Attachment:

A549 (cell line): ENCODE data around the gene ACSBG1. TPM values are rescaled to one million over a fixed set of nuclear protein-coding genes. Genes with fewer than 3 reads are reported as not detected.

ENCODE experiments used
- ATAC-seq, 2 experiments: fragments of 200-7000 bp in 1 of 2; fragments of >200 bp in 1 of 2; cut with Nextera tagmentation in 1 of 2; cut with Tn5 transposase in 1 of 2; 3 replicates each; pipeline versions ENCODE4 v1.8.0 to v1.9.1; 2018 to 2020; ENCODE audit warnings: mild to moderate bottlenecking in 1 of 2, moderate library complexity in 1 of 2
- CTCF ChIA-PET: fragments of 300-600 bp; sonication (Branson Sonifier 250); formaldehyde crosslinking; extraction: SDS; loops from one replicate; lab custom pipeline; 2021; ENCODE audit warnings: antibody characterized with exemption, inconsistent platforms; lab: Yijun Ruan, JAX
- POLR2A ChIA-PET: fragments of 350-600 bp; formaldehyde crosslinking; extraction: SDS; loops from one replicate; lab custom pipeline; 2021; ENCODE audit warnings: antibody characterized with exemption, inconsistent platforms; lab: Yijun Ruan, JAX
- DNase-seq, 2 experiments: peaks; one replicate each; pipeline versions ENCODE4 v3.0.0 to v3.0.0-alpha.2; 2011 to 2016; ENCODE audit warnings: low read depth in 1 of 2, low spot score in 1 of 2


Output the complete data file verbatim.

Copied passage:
A549 (cell line): ENCODE data around the gene ACSBG1. TPM values are rescaled to one million over a fixed set of nuclear protein-coding genes. Genes with fewer than 3 reads are reported as not detected.

ENCODE experiments used
- ATAC-seq, 2 experiments: fragments of 200-7000 bp in 1 of 2; fragments of >200 bp in 1 of 2; cut with Nextera tagmentation in 1 of 2; cut with Tn5 transposase in 1 of 2; 3 replicates each; pipeline versions ENCODE4 v1.8.0 to v1.9.1; 2018 to 2020; ENCODE audit warnings: mild to moderate bottlenecking in 1 of 2, moderate library complexity in 1 of 2
- CTCF ChIA-PET: fragments of 300-600 bp; sonication (Branson Sonifier 250); formaldehyde crosslinking; extraction: SDS; loops from one replicate; lab custom pipeline; 2021; ENCODE audit warnings: antibody characterized with exemption, inconsistent platforms; lab: Yijun Ruan, JAX
- POLR2A ChIA-PET: fragments of 350-600 bp; formaldehyde crosslinking; extraction: SDS; loops from one replicate; lab custom pipeline; 2021; ENCODE audit warnings: antibody characterized with exemption, inconsistent platforms; lab: Yijun Ruan, JAX
- DNase-seq, 2 experiments: peaks; one replicate each; pipeline versions ENCODE4 v3.0.0 to v3.0.0-alpha.2; 2011 to 2016; ENCODE audit warnings: low read depth in 1 of 2, low spot score in 1 of 2